by Ronald de Groot
Otto Lenselink, 56, sold his eponymous Dutch importing company to the Belgian enterprise Fourcroy in 1995. He stayed on as managing director in the
new company, Fourcroy-Lenselink, under the condition that he alone would make all strategy and portfolio decisions. Since Alfred Fourcroy took over last year from his father Georgy tensions began to mount. This has now ended, after several quarrels, in Lenselink s resignation. Lenselink: Brussels wanted to implement a company strategy for both Belgium and the Netherlands. I don t think it is possible to operate on the Dutch market working from Brussels, but I was unable to convince Alfred. So I decided to leave.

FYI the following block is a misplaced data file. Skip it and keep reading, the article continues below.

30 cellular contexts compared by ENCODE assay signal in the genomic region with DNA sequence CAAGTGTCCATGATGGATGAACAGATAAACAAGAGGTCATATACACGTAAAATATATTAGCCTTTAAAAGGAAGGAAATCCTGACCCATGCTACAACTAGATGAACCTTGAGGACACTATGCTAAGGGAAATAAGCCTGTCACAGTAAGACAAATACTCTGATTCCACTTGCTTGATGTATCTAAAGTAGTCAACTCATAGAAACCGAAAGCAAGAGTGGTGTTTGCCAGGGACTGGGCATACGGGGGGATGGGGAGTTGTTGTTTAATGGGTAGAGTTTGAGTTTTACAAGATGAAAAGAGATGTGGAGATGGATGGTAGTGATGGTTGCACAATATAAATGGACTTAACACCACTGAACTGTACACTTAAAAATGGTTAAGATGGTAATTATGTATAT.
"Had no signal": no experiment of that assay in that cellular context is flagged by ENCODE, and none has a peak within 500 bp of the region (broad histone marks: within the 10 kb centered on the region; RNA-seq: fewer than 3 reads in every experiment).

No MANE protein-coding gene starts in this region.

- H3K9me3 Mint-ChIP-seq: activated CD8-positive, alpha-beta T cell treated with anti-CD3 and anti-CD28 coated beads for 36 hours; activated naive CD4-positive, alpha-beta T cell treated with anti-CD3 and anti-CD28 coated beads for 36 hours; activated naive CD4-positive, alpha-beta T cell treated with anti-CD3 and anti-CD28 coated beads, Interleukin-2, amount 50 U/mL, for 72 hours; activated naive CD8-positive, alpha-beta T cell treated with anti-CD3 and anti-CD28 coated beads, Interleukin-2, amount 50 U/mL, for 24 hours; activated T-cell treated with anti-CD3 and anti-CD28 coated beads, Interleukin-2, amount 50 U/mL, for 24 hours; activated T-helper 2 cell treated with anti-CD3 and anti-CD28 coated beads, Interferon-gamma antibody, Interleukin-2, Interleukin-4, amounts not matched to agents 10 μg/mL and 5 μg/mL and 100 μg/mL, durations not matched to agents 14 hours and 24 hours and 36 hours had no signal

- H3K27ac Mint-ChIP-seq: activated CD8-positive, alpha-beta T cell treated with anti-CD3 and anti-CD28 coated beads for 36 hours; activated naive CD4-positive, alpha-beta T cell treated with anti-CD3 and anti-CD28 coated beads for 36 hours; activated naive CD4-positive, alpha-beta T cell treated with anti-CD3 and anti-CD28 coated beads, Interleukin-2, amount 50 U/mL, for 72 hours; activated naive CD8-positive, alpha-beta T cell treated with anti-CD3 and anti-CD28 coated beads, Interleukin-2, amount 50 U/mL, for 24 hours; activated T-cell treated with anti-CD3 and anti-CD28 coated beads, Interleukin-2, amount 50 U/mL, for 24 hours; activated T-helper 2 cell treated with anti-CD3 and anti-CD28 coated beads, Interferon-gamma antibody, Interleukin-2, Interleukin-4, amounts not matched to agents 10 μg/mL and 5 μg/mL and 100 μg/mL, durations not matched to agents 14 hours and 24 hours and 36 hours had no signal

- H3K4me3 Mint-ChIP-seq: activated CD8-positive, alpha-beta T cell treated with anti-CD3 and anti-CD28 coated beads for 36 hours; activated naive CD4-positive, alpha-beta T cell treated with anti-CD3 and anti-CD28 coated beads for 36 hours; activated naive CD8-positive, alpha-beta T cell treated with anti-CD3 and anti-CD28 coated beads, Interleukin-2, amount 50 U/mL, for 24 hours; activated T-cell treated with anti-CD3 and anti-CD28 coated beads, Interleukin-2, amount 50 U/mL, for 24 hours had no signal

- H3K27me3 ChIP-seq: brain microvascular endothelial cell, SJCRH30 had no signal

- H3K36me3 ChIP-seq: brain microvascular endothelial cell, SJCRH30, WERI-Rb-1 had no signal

It remains to be seen how producers that had a strong personal relation with Otto Lenselink will react to this move. Fourcroy-Lenselink is one of the main on-trade players, representing Baron Philippe, a wide range of South Africans such as Vergelegen and Thelema, Ramos Pinto, Champagne Deutz, Delas, Bernardus, Leflaive and many more. Lenselink apparently made two offers to buy back the company, but Fourcroy refused.